MSPs Need to Wise Up and Consider Value Pricing Models: Part 2

This is part 2 of a 3 part series.  Click here to read part 1.

Know your operating costs (or, know your margins).

As we consider the various factors surrounding MSP pricing models, we are obligated to look at operating costs.   I assume that you have a good handle on your true operating costs.  That said, most IT service providers still live with a cost-plus markup pricing model.  In that world, profit margins are built into price.  The presumption in this world is that a price that delivers reasonable realization against standard rates will be profitable.  In our new profit margin world, realization is only one factor in determining profitability.

 

 

 

 

 

 

 

 

 

What you really need to know is your profit margin on a given piece of work.  And to get to this number, you need to know your costs—the cost of the hours involved in providing that service.  For a routine service, this sounds simple, but can become complicated for a larger, more complex offering since principal (or owner) pay is profit.  You must decide how to treat principal/owner compensation on a cost-per-hour basis.  Some firms just exclude that portion.  Others treat it as a “comp divided by hours” function.  Whatever your approach, it should be used consistently so that analysis of potential margins on work is understood.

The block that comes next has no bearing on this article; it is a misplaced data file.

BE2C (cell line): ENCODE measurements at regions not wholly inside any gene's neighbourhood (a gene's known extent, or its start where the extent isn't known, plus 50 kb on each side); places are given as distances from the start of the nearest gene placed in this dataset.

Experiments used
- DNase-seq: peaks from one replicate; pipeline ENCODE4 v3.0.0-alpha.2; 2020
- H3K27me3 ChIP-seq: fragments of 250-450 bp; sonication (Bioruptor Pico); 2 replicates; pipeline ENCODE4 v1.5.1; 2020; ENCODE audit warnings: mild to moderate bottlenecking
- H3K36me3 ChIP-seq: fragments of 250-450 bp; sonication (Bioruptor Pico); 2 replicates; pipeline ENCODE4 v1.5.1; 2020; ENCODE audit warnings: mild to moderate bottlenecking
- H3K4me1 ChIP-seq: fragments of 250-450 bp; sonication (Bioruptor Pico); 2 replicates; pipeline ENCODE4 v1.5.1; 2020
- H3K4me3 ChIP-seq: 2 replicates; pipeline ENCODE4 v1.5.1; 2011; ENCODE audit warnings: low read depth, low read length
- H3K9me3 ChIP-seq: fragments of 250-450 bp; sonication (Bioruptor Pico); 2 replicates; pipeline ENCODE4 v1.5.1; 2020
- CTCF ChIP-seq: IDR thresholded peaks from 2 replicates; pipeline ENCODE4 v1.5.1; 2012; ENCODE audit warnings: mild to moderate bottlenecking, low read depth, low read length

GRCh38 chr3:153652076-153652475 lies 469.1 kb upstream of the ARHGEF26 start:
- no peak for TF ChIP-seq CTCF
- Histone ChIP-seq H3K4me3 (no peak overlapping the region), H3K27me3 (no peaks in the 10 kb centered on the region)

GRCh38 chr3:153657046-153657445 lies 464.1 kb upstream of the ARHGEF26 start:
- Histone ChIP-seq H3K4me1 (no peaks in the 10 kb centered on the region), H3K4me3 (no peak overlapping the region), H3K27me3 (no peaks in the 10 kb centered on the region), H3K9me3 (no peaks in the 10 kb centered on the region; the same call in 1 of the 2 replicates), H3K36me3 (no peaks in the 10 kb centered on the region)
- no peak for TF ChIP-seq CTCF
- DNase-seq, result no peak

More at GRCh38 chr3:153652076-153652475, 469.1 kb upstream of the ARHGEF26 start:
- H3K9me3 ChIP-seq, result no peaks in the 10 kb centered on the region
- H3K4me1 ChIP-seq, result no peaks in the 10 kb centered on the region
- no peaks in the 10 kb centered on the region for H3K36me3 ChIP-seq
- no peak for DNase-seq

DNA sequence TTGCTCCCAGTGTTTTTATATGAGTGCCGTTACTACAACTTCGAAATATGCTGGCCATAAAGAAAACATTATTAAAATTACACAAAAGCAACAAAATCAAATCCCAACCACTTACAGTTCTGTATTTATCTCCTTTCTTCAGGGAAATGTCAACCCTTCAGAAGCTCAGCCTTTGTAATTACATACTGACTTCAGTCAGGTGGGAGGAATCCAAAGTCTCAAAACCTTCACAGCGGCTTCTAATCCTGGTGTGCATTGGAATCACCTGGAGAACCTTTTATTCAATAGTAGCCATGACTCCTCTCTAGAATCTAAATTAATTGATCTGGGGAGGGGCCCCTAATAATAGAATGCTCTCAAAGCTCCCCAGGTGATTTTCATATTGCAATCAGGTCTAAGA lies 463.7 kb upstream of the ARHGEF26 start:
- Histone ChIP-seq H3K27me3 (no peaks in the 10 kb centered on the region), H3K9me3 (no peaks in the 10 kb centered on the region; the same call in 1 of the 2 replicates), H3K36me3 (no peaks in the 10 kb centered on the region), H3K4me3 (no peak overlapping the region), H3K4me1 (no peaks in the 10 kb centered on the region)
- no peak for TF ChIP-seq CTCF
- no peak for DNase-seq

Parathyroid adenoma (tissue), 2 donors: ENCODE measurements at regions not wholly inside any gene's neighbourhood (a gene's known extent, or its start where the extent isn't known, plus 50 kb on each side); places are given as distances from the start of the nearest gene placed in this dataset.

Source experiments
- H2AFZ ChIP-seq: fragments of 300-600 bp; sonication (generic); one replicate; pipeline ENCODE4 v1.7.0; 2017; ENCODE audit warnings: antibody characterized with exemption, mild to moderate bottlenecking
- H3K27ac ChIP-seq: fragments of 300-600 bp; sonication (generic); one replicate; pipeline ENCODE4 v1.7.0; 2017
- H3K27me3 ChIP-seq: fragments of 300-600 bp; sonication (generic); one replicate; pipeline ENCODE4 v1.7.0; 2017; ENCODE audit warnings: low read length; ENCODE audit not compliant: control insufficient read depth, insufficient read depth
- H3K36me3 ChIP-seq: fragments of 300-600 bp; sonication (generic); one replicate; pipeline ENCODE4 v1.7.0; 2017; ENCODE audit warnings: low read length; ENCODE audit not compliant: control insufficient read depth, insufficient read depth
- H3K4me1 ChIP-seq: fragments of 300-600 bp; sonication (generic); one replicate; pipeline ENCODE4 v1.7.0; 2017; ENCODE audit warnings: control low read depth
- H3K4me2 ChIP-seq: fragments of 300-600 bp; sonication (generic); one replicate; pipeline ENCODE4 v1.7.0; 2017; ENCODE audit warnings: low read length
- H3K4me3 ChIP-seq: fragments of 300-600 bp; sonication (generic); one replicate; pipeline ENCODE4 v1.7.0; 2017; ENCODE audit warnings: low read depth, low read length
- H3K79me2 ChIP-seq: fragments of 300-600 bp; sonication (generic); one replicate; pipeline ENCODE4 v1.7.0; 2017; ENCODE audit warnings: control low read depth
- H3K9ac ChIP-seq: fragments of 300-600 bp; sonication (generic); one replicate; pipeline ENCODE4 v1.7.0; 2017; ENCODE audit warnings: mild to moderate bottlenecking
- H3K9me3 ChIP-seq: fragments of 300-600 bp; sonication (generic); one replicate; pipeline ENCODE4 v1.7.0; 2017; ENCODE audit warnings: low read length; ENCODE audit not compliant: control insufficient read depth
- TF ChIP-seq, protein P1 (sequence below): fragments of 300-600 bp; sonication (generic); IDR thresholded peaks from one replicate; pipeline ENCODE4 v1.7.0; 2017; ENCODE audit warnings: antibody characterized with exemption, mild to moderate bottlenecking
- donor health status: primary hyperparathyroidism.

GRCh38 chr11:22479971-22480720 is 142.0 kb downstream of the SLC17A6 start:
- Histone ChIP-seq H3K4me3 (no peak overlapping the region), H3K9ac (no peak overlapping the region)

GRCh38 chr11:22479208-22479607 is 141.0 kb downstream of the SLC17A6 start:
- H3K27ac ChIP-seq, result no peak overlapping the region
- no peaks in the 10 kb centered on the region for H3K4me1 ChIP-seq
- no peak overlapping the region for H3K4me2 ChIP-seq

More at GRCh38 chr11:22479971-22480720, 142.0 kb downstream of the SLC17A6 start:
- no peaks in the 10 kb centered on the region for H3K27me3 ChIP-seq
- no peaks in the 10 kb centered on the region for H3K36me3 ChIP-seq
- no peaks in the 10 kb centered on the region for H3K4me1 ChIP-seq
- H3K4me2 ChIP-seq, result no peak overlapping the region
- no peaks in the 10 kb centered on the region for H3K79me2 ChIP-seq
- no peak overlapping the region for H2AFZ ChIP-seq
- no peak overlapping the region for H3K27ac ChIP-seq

Obviously, the goal in setting prices should be to drive positive margins.  But knowing your margins, even when they are negative, has value.  Then you can make informed decisions about which matters to take on, including where to invest negative margin dollars.  Too many times the amount of the investment is unknown, which means any expectation for a return is non-existent.

What do you think? Have you considered these factors for your MSP pricing models?  Do you calculate for owner comp?  Do you do job costing for projects?

4 thoughts on “MSPs Need to Wise Up and Consider Value Pricing Models: Part 2

  1. Hey David,

    Great articles and have to say Value pricing is the way to go, complicated pricing models etc just don’t work. I agree, KNOW your costs then price based on what the value is to YOUR customer base!

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